Tuesday, April 29, 2008

"Snake legs"

At the beginning of the Golden Week holidays, an article on the near irrelevance of the Japanese court system. This is pretty well known, courts have often found that the present government or past governments of WW2 era are in violation of the present constitution, or were guilty of war-related wrong-doings. The government then ignores the rulings.

Japanese courts have extremely limited powers to directly bring about change in the real world. Nobody in Japan seems to get thrown in jail for violating a court order, and when Japan's Supreme Court has repeatedly hinted that something may be unconstitutional — the geographical imbalance in Diet representation, for example — nothing much happens.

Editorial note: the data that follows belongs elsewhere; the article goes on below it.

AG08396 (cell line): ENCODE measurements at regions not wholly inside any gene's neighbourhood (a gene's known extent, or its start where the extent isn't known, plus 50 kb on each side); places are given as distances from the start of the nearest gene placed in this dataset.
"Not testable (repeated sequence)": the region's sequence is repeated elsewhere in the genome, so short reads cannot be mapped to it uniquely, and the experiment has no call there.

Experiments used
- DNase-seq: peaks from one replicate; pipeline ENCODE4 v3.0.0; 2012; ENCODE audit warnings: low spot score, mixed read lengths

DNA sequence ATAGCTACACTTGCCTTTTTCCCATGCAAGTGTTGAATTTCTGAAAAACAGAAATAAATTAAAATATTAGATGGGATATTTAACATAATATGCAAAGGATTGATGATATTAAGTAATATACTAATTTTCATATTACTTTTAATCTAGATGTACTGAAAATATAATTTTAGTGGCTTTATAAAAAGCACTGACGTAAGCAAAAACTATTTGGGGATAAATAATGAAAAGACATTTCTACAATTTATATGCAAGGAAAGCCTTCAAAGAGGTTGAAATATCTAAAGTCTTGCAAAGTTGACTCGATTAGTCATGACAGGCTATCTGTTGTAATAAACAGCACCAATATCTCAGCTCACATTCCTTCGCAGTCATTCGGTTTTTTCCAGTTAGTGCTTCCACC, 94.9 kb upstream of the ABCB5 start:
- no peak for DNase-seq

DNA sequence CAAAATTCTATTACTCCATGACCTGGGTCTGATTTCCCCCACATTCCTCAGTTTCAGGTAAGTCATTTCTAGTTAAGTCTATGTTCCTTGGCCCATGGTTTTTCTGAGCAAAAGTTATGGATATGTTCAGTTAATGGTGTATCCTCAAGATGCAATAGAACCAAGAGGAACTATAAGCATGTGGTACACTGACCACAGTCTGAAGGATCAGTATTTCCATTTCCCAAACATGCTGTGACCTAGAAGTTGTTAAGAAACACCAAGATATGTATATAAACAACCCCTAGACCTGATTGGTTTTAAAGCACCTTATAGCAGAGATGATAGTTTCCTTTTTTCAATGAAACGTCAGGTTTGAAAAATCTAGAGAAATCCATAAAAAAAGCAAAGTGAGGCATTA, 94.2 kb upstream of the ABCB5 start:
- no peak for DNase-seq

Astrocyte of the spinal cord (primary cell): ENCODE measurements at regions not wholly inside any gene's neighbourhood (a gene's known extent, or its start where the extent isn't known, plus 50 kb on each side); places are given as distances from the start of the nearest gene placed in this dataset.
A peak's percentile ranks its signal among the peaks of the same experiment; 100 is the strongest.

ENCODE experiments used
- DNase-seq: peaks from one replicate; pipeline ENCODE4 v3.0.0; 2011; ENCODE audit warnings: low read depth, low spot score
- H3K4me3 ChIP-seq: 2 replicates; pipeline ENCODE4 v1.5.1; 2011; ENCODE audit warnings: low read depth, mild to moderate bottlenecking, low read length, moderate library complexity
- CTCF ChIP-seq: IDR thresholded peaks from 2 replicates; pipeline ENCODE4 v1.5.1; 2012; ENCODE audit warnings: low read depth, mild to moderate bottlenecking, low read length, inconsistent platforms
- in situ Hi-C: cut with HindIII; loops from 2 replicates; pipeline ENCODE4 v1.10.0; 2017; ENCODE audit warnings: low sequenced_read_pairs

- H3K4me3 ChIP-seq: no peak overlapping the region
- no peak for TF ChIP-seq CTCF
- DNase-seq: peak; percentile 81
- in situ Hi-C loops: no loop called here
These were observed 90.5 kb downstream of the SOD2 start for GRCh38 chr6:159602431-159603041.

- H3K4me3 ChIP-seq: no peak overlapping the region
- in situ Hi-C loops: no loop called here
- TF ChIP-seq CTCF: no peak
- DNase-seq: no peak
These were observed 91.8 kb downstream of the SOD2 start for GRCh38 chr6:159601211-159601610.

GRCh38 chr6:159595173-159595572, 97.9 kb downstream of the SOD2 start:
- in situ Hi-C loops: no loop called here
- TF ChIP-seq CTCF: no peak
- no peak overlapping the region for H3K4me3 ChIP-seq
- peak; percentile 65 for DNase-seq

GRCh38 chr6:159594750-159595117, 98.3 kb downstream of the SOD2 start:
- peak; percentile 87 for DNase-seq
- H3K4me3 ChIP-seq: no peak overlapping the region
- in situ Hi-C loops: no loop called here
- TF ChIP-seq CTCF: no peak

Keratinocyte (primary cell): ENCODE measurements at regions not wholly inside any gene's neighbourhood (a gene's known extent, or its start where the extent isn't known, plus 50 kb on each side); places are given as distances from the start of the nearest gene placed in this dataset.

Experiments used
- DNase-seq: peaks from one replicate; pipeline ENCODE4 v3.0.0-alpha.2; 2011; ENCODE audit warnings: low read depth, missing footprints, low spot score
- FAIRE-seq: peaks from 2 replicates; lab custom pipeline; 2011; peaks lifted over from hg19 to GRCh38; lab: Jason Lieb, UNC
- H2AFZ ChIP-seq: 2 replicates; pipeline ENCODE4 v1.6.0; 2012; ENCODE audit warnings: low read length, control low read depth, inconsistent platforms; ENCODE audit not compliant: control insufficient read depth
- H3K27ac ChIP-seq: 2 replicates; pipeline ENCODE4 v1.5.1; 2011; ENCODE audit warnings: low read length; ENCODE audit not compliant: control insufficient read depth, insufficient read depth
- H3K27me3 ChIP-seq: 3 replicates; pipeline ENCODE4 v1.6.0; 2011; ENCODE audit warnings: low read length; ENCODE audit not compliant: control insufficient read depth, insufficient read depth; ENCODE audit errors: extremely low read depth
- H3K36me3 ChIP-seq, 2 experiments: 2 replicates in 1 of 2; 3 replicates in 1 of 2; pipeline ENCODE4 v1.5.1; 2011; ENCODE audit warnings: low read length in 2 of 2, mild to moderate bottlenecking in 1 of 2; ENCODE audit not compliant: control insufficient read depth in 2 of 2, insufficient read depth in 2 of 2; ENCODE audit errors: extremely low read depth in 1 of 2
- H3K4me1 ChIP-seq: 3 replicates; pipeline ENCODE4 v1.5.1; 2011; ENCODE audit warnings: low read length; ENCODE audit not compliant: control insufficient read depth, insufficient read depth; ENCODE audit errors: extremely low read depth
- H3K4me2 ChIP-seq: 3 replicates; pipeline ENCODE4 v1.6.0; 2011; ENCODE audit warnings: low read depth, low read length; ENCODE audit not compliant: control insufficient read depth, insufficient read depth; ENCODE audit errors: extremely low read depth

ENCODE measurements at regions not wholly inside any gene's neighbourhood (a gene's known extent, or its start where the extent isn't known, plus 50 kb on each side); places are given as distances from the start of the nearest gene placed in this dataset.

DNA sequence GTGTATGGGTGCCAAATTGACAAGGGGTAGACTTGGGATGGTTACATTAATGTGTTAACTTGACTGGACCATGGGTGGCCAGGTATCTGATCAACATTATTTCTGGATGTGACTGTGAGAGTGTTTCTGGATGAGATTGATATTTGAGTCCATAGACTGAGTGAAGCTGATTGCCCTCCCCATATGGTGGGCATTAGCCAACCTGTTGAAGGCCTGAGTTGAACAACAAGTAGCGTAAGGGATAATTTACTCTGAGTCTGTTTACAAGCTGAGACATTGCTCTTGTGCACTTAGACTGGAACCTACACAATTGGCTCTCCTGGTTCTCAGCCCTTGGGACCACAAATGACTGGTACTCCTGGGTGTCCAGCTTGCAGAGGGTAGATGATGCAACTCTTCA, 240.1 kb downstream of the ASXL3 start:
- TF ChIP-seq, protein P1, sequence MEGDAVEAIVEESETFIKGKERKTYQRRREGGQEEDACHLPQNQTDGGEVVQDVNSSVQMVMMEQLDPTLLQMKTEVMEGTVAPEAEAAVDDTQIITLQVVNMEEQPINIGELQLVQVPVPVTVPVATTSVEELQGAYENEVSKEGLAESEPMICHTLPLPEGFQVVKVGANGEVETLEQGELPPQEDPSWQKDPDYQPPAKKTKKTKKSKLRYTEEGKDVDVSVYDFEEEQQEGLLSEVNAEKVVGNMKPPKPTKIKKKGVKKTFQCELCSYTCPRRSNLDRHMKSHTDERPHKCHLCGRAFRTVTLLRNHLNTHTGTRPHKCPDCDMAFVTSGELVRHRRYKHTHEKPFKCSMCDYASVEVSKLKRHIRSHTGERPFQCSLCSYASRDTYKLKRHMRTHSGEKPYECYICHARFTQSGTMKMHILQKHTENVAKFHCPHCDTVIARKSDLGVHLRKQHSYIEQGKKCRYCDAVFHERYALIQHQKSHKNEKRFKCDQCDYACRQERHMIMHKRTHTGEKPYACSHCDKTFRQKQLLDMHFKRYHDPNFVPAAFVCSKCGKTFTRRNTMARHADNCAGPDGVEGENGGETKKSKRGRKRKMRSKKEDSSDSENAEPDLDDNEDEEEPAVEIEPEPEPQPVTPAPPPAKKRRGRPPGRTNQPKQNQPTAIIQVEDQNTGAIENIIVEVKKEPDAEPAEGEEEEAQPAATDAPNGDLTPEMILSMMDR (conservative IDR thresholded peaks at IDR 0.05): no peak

And those who criticize the system take big risks:

Judge Kaoru Inoue wrote about cases such as these in his book "Shiho no Shaberisugi" ("Blabbermouth Judiciary"), criticizing Japanese courts' practice of issuing rulings that he says have "dasoku" ("snake legs," or something that's useless). He was subsequently driven out of the judiciary — ostensibly for the reason that his judicial rulings were too short, causing complaints from litigants!

But none of this is really news. Perfect for a holiday. Article here.

(About 20 years ago when Japan still mattered internationally, there was some debate over whether it was or was not a real democracy. Don't know if that was ever settled, but we will have to admit that it passes for one.)

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